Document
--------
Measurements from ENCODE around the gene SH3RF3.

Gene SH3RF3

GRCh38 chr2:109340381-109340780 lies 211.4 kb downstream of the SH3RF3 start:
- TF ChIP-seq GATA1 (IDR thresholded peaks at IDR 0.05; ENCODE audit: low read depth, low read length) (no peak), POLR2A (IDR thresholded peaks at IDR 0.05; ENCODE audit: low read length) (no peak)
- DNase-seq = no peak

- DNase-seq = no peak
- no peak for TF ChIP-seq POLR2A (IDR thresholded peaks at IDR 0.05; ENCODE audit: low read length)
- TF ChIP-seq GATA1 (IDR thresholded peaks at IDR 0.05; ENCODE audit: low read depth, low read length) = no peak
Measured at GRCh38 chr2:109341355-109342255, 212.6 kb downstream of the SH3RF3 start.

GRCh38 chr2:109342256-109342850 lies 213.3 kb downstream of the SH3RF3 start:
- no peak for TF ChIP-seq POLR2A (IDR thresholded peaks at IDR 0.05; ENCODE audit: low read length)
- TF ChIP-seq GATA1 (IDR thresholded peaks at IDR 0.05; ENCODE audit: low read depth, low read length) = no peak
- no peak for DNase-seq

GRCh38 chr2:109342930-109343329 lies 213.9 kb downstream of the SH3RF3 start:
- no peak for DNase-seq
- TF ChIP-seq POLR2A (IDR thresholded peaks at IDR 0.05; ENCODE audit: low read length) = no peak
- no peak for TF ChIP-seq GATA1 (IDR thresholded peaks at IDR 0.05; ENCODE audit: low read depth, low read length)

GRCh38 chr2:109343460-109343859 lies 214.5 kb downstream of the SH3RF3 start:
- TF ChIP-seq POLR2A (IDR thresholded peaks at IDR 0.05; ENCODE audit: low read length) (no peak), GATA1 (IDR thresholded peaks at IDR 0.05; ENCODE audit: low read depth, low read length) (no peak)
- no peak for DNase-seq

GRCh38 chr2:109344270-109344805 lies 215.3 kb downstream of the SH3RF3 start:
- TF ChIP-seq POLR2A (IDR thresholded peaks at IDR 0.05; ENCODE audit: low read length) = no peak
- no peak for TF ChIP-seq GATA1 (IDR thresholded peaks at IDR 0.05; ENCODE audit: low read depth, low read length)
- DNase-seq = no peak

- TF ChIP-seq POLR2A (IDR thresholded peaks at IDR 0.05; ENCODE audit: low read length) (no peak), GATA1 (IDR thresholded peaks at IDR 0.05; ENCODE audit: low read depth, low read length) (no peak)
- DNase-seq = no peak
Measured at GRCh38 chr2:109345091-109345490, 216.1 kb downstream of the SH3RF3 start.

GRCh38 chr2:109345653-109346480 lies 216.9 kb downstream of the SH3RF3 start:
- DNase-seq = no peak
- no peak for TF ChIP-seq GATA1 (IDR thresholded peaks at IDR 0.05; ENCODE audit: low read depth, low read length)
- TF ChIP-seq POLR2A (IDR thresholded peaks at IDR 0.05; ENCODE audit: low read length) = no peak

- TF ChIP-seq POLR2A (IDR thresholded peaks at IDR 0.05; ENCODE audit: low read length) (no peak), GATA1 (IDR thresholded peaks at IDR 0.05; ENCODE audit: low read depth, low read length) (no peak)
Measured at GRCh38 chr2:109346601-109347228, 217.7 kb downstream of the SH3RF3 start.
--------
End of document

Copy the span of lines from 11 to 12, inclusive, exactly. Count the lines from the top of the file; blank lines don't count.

- no peak for TF ChIP-seq POLR2A (IDR thresholded peaks at IDR 0.05; ENCODE audit: low read length)
- TF ChIP-seq GATA1 (IDR thresholded peaks at IDR 0.05; ENCODE audit: low read depth, low read length) = no peak